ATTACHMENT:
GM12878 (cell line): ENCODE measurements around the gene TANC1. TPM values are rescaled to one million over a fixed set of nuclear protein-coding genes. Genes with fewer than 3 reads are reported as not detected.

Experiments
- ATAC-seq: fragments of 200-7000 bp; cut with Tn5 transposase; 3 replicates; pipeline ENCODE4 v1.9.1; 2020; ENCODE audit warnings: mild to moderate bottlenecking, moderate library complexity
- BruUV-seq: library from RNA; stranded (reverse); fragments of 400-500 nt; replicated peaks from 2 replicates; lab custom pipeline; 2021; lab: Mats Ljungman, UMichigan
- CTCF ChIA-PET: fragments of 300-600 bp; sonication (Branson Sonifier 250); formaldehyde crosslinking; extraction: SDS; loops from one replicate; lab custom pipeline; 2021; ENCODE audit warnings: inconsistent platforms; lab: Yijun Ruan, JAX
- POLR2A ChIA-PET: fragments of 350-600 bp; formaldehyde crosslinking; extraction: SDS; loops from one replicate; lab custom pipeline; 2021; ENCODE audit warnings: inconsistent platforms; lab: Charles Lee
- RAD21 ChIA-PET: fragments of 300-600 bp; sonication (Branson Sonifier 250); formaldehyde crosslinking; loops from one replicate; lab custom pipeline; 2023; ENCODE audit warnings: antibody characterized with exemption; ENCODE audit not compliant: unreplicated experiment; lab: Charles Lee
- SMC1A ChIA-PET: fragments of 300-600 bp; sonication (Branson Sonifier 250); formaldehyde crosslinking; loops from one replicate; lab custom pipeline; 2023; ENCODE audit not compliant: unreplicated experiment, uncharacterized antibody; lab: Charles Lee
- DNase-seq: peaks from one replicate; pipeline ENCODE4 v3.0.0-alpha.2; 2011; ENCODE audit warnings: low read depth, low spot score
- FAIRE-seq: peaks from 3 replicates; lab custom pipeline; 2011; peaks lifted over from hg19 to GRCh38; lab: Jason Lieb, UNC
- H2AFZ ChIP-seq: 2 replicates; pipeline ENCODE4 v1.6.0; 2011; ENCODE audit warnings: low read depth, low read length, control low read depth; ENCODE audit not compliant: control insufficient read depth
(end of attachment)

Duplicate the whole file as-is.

GM12878 (cell line): ENCODE measurements around the gene TANC1. TPM values are rescaled to one million over a fixed set of nuclear protein-coding genes. Genes with fewer than 3 reads are reported as not detected.

Experiments
- ATAC-seq: fragments of 200-7000 bp; cut with Tn5 transposase; 3 replicates; pipeline ENCODE4 v1.9.1; 2020; ENCODE audit warnings: mild to moderate bottlenecking, moderate library complexity
- BruUV-seq: library from RNA; stranded (reverse); fragments of 400-500 nt; replicated peaks from 2 replicates; lab custom pipeline; 2021; lab: Mats Ljungman, UMichigan
- CTCF ChIA-PET: fragments of 300-600 bp; sonication (Branson Sonifier 250); formaldehyde crosslinking; extraction: SDS; loops from one replicate; lab custom pipeline; 2021; ENCODE audit warnings: inconsistent platforms; lab: Yijun Ruan, JAX
- POLR2A ChIA-PET: fragments of 350-600 bp; formaldehyde crosslinking; extraction: SDS; loops from one replicate; lab custom pipeline; 2021; ENCODE audit warnings: inconsistent platforms; lab: Charles Lee
- RAD21 ChIA-PET: fragments of 300-600 bp; sonication (Branson Sonifier 250); formaldehyde crosslinking; loops from one replicate; lab custom pipeline; 2023; ENCODE audit warnings: antibody characterized with exemption; ENCODE audit not compliant: unreplicated experiment; lab: Charles Lee
- SMC1A ChIA-PET: fragments of 300-600 bp; sonication (Branson Sonifier 250); formaldehyde crosslinking; loops from one replicate; lab custom pipeline; 2023; ENCODE audit not compliant: unreplicated experiment, uncharacterized antibody; lab: Charles Lee
- DNase-seq: peaks from one replicate; pipeline ENCODE4 v3.0.0-alpha.2; 2011; ENCODE audit warnings: low read depth, low spot score
- FAIRE-seq: peaks from 3 replicates; lab custom pipeline; 2011; peaks lifted over from hg19 to GRCh38; lab: Jason Lieb, UNC
- H2AFZ ChIP-seq: 2 replicates; pipeline ENCODE4 v1.6.0; 2011; ENCODE audit warnings: low read depth, low read length, control low read depth; ENCODE audit not compliant: control insufficient read depth